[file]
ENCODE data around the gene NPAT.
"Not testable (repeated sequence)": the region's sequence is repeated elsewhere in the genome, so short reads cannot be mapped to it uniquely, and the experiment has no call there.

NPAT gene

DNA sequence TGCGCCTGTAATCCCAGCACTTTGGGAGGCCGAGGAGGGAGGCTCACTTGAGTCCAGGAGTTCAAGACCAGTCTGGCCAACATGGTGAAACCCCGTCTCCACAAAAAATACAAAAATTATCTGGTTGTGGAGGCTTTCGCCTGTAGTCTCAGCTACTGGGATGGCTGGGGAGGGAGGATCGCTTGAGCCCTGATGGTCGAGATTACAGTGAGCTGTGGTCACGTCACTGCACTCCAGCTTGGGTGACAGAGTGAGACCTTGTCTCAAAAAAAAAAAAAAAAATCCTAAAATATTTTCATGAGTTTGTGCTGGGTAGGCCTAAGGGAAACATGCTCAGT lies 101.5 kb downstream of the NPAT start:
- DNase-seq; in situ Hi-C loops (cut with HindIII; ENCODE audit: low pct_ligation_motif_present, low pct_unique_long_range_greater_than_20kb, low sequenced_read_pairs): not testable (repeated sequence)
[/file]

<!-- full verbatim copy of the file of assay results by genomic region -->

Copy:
ENCODE data around the gene NPAT.
"Not testable (repeated sequence)": the region's sequence is repeated elsewhere in the genome, so short reads cannot be mapped to it uniquely, and the experiment has no call there.

NPAT gene

DNA sequence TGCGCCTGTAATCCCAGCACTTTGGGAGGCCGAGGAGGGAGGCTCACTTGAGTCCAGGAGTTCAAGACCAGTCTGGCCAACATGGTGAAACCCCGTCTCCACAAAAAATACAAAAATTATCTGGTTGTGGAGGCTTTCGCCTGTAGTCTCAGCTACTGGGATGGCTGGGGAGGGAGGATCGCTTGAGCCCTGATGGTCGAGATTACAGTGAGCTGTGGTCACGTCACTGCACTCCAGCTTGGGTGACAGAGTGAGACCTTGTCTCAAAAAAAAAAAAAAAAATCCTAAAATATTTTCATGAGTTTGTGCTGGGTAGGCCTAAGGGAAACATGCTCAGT lies 101.5 kb downstream of the NPAT start:
- DNase-seq; in situ Hi-C loops (cut with HindIII; ENCODE audit: low pct_ligation_motif_present, low pct_unique_long_range_greater_than_20kb, low sequenced_read_pairs): not testable (repeated sequence)